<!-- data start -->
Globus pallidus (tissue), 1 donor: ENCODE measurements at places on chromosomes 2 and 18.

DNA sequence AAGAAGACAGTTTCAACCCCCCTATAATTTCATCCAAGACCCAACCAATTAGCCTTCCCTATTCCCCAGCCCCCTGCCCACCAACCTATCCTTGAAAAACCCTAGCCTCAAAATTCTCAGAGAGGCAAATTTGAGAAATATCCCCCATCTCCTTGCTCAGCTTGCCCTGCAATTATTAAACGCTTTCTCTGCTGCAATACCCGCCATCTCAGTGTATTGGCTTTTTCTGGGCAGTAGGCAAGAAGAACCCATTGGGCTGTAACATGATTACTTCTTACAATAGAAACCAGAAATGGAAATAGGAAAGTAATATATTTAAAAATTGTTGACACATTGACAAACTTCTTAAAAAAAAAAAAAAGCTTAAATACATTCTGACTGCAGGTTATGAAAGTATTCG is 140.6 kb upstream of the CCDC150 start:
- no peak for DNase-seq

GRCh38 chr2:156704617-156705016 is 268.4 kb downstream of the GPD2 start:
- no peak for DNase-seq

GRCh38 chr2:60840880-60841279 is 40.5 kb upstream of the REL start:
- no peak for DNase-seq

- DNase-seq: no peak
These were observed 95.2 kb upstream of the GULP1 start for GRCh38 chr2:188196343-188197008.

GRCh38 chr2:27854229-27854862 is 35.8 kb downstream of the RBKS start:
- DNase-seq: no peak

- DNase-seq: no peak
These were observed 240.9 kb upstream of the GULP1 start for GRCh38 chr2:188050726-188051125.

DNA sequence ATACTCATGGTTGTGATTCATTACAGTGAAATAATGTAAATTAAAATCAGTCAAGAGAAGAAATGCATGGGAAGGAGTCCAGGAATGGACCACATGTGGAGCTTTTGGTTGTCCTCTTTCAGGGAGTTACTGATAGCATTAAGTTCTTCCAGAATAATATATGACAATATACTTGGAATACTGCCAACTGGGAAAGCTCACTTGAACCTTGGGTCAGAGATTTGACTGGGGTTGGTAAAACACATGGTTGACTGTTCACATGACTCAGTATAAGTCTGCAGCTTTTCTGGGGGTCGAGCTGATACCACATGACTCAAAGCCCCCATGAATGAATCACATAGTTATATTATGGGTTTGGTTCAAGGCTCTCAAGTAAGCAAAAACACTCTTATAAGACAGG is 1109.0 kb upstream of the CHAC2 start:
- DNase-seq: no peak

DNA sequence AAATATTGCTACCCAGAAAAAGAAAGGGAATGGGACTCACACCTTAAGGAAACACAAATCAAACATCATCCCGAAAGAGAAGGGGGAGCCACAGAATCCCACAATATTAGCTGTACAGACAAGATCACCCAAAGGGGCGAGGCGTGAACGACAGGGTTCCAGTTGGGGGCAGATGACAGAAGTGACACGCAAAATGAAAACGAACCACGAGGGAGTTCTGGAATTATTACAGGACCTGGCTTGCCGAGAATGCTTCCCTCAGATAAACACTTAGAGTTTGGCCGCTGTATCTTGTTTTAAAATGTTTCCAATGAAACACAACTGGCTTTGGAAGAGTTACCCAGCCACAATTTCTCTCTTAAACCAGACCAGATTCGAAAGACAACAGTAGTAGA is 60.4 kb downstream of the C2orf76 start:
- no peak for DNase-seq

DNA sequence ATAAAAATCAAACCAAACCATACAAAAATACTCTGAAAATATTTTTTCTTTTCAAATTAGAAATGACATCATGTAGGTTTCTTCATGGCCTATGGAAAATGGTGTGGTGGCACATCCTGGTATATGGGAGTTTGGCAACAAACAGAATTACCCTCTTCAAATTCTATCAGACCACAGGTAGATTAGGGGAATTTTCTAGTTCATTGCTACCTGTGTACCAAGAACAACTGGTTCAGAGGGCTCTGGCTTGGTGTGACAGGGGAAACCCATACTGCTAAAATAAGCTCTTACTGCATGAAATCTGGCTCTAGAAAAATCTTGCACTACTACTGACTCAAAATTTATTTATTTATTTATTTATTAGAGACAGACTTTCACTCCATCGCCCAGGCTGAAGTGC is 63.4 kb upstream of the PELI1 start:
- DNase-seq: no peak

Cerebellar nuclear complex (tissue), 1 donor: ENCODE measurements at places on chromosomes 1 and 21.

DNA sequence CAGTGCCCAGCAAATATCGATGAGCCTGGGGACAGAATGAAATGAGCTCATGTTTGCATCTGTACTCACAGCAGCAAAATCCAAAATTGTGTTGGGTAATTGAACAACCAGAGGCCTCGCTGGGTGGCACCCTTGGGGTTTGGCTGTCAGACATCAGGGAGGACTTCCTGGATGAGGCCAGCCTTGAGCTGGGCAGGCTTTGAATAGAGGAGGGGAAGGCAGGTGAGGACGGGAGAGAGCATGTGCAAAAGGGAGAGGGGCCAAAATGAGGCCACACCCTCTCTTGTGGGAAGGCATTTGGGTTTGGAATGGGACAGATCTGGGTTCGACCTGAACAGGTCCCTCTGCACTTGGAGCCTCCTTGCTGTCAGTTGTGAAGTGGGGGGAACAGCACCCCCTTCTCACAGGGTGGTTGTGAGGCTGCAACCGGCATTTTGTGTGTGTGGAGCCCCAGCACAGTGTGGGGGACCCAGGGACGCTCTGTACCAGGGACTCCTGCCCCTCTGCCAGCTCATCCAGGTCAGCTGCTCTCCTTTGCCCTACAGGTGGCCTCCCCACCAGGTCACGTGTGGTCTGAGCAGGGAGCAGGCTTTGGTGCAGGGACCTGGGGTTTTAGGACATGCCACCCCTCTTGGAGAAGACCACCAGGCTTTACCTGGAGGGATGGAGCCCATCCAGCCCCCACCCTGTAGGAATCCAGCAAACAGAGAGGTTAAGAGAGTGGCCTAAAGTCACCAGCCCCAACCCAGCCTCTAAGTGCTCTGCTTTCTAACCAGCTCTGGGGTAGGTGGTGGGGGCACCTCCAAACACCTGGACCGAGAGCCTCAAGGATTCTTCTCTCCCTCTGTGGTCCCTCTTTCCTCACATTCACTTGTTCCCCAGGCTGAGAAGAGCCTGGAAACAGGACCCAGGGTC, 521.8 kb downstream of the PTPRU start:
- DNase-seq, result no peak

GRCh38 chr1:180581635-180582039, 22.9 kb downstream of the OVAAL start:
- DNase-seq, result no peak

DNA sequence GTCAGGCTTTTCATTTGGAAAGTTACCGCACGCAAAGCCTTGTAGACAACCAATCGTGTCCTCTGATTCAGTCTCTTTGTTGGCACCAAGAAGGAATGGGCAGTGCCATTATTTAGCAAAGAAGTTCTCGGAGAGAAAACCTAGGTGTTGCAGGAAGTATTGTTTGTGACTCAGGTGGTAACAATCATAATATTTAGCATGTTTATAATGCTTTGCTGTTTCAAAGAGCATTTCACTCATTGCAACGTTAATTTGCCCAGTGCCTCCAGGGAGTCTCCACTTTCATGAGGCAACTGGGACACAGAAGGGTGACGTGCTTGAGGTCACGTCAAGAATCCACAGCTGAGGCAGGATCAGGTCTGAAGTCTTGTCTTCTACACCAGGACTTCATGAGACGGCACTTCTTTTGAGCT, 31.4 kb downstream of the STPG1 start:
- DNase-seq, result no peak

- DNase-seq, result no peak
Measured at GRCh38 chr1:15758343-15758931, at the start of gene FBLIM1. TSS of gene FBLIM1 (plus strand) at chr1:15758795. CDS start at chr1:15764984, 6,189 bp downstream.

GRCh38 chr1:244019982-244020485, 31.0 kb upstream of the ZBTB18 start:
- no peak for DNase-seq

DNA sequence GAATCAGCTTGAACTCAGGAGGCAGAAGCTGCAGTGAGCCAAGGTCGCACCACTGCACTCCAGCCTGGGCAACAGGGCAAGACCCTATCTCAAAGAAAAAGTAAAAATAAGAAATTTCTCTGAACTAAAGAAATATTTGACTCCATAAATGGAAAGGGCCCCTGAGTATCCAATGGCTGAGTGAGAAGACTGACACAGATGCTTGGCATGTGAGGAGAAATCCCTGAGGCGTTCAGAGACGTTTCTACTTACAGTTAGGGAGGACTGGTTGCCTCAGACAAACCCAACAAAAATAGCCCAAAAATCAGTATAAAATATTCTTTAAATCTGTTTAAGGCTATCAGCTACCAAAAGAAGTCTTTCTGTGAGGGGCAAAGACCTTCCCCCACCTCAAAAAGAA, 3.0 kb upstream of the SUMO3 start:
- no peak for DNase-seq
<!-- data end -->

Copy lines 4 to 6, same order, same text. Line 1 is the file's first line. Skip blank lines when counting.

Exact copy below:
GRCh38 chr2:156704617-156705016 is 268.4 kb downstream of the GPD2 start:
- no peak for DNase-seq

GRCh38 chr2:60840880-60841279 is 40.5 kb upstream of the REL start: